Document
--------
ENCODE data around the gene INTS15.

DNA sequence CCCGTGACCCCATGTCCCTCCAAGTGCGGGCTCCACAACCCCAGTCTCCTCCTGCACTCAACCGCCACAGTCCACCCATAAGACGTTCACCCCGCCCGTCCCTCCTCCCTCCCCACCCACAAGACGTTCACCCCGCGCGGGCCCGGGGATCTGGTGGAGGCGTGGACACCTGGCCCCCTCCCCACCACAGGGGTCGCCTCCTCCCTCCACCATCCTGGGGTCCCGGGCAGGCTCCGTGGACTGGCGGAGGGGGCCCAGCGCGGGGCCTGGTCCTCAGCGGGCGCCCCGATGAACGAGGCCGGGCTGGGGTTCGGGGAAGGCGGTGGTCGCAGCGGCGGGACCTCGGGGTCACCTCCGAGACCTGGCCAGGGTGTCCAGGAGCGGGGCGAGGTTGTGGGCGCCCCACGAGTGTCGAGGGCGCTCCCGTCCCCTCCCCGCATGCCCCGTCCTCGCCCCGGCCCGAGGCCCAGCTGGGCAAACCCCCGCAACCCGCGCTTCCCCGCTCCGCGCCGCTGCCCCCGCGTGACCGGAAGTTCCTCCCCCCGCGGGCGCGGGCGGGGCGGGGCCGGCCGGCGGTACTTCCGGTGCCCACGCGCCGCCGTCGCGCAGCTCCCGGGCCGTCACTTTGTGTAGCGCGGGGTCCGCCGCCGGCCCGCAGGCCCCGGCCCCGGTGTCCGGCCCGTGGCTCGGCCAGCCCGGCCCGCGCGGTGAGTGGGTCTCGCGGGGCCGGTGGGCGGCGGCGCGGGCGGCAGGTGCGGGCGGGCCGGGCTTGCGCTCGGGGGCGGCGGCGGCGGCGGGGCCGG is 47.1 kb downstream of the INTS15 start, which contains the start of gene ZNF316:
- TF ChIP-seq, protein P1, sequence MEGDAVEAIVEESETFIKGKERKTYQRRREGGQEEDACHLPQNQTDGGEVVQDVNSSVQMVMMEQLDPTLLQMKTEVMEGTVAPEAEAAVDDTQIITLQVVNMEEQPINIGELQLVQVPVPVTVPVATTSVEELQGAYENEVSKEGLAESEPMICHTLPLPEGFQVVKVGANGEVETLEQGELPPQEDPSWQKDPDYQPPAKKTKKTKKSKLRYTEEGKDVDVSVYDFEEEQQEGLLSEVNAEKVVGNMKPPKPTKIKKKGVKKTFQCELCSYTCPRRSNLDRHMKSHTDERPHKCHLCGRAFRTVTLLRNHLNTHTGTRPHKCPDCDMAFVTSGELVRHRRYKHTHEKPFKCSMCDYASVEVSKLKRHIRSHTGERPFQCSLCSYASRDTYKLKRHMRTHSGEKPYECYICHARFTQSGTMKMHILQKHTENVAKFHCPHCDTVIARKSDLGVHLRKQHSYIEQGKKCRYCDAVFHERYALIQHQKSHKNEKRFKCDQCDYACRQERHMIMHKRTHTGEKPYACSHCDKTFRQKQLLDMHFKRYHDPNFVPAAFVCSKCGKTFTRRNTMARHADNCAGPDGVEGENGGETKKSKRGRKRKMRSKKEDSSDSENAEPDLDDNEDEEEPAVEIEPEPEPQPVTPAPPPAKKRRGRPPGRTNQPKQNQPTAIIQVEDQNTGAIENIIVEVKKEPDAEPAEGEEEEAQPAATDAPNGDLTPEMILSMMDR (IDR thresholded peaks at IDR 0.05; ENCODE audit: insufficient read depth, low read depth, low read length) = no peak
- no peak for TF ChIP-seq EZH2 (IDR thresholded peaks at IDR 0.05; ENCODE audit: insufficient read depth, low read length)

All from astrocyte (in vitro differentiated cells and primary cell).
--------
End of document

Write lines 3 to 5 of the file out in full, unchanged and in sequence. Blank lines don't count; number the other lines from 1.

- TF ChIP-seq, protein P1, sequence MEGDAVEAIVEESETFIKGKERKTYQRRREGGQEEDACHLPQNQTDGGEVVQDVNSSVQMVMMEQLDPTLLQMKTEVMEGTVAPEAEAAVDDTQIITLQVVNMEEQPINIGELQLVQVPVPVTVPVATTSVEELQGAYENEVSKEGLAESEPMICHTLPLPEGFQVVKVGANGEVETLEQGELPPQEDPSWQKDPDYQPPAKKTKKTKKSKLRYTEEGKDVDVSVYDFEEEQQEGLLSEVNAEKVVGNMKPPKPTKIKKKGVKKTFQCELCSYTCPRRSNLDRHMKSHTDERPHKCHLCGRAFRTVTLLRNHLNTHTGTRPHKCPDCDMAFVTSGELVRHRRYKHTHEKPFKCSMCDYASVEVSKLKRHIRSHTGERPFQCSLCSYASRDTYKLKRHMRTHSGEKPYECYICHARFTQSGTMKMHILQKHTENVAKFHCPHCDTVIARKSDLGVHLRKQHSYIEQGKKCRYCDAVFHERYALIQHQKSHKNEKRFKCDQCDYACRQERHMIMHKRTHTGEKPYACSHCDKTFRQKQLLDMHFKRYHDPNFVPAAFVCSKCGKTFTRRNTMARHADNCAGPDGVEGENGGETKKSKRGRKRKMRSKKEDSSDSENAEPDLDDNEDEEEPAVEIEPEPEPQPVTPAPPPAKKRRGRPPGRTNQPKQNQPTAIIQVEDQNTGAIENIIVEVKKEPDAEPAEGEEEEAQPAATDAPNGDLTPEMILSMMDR (IDR thresholded peaks at IDR 0.05; ENCODE audit: insufficient read depth, low read depth, low read length) = no peak
- no peak for TF ChIP-seq EZH2 (IDR thresholded peaks at IDR 0.05; ENCODE audit: insufficient read depth, low read length)

All from astrocyte (in vitro differentiated cells and primary cell).